6. If we cannot publicly recognize God’s grace in same-sex relationships, we do not believe we can fully incorporate people in these relationships, or those who might enter into these relationships, into the community of faith. We believe this is
dissonant with the mission of the church.
7. We urge the House of Bishops to adopt the Pilling Report’s recommendation that “a priest with the agreement of the relevantPCC should be free to mark the formation of a permanent same-sex relationship in a public service.” [note 4]
2 March 2014
1 2011-12 Integrated Household Survey, Office for National Statistics
2 “We are united in welcoming and affirming the presence and ministry within the Church of gay and lesbian people, both lay and ordained. We are united in acknowledging the need for the Church to repent for the homophobic attitudes it has sometimes failed to rebuke and affirming the need to stand firmly against homophobia wherever and whenever it is to be found.” Statement from College of Bishops, 27 January 2014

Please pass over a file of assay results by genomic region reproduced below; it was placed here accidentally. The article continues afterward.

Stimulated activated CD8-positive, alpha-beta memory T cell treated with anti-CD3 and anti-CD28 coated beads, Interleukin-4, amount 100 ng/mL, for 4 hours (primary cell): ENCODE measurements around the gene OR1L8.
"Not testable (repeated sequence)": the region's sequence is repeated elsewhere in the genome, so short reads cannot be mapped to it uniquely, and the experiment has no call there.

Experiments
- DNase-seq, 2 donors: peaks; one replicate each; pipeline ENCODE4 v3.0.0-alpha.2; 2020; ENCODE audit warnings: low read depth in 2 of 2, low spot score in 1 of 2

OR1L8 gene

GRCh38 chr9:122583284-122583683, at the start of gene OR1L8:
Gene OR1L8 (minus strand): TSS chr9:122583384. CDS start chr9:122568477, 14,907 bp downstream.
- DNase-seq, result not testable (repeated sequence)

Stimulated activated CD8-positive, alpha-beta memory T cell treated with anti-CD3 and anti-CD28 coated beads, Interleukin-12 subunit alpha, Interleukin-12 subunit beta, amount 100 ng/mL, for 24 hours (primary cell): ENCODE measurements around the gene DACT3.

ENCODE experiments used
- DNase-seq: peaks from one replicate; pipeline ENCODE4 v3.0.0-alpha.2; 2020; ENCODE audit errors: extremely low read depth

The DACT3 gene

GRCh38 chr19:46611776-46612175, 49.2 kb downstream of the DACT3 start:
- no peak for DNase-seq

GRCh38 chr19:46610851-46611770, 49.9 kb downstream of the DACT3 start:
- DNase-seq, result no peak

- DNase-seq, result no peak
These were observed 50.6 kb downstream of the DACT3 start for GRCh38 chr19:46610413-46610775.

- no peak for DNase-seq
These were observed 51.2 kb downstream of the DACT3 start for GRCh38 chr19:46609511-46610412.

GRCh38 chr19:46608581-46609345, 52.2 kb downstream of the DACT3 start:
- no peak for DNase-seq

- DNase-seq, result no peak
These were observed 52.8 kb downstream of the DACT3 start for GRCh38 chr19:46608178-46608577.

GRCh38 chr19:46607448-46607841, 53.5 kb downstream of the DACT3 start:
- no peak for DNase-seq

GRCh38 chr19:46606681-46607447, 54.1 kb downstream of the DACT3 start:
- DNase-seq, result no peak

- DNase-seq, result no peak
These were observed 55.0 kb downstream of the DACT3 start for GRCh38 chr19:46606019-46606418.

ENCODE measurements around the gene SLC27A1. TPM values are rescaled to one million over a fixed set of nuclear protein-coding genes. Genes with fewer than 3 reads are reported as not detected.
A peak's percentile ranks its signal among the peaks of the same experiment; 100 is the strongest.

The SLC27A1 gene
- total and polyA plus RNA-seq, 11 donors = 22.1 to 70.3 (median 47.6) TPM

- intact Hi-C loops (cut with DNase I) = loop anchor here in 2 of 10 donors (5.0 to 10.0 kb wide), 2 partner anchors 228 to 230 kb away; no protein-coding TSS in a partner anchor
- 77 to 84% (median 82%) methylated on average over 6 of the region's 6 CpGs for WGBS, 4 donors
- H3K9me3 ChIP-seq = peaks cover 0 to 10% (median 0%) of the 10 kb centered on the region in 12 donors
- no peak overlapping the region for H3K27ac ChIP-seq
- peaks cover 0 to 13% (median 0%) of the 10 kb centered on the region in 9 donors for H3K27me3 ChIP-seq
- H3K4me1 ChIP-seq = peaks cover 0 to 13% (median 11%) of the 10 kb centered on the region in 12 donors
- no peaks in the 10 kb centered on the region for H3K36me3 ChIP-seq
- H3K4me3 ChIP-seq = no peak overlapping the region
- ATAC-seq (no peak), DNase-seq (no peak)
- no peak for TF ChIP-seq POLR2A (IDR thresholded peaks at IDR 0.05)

3 House of Bishops’ Pastoral Guidance, 14 February 2014
4 The Pilling Report, Church House Publishing (2013), pp. 149
Posted by Simon Sarmiento on Friday, 21 March 2014
This could well be the first of a number of Church of England parishes writing to their local Bishop in order to clarify what the recently issued pastoral communication from the House of bishops actually means.
In parishes like East Barnet, near the City of London, there must be a number of LGBT people who have been members of their local Anglican parish church, whose membership in recent years may have come under scrutiny, but who have been totally accepted by their parish priest and the majority of the parishioners. Such is the degree of acceptance that has been experienced by mainstream Christians in most Churches.
The double-speak of the Bishops of the Church of England – reinforced by the recent House of Bishops communication on this subject – has muddied the waters of what is rapidly becoming a farcical situation, not only to most church-going people, but also to the public at large.